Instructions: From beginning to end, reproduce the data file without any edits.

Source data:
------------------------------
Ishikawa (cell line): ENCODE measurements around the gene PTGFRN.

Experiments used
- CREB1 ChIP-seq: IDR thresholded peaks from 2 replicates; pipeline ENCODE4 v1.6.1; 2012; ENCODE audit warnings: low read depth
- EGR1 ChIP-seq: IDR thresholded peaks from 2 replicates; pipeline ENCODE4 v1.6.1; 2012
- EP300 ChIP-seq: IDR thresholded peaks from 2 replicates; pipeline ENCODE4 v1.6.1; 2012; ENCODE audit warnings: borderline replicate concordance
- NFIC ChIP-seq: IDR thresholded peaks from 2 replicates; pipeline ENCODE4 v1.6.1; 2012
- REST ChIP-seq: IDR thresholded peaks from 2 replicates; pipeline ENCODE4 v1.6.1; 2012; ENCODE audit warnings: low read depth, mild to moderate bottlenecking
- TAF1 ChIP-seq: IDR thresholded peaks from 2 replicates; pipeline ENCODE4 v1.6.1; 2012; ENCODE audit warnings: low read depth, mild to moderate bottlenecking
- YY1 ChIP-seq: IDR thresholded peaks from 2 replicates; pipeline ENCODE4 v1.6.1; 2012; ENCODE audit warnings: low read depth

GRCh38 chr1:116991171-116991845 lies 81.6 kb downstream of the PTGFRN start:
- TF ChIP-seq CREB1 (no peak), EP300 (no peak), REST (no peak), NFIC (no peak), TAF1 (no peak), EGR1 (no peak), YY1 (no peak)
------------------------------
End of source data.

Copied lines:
Ishikawa (cell line): ENCODE measurements around the gene PTGFRN.

Experiments used
- CREB1 ChIP-seq: IDR thresholded peaks from 2 replicates; pipeline ENCODE4 v1.6.1; 2012; ENCODE audit warnings: low read depth
- EGR1 ChIP-seq: IDR thresholded peaks from 2 replicates; pipeline ENCODE4 v1.6.1; 2012
- EP300 ChIP-seq: IDR thresholded peaks from 2 replicates; pipeline ENCODE4 v1.6.1; 2012; ENCODE audit warnings: borderline replicate concordance
- NFIC ChIP-seq: IDR thresholded peaks from 2 replicates; pipeline ENCODE4 v1.6.1; 2012
- REST ChIP-seq: IDR thresholded peaks from 2 replicates; pipeline ENCODE4 v1.6.1; 2012; ENCODE audit warnings: low read depth, mild to moderate bottlenecking
- TAF1 ChIP-seq: IDR thresholded peaks from 2 replicates; pipeline ENCODE4 v1.6.1; 2012; ENCODE audit warnings: low read depth, mild to moderate bottlenecking
- YY1 ChIP-seq: IDR thresholded peaks from 2 replicates; pipeline ENCODE4 v1.6.1; 2012; ENCODE audit warnings: low read depth

GRCh38 chr1:116991171-116991845 lies 81.6 kb downstream of the PTGFRN start:
- TF ChIP-seq CREB1 (no peak), EP300 (no peak), REST (no peak), NFIC (no peak), TAF1 (no peak), EGR1 (no peak), YY1 (no peak)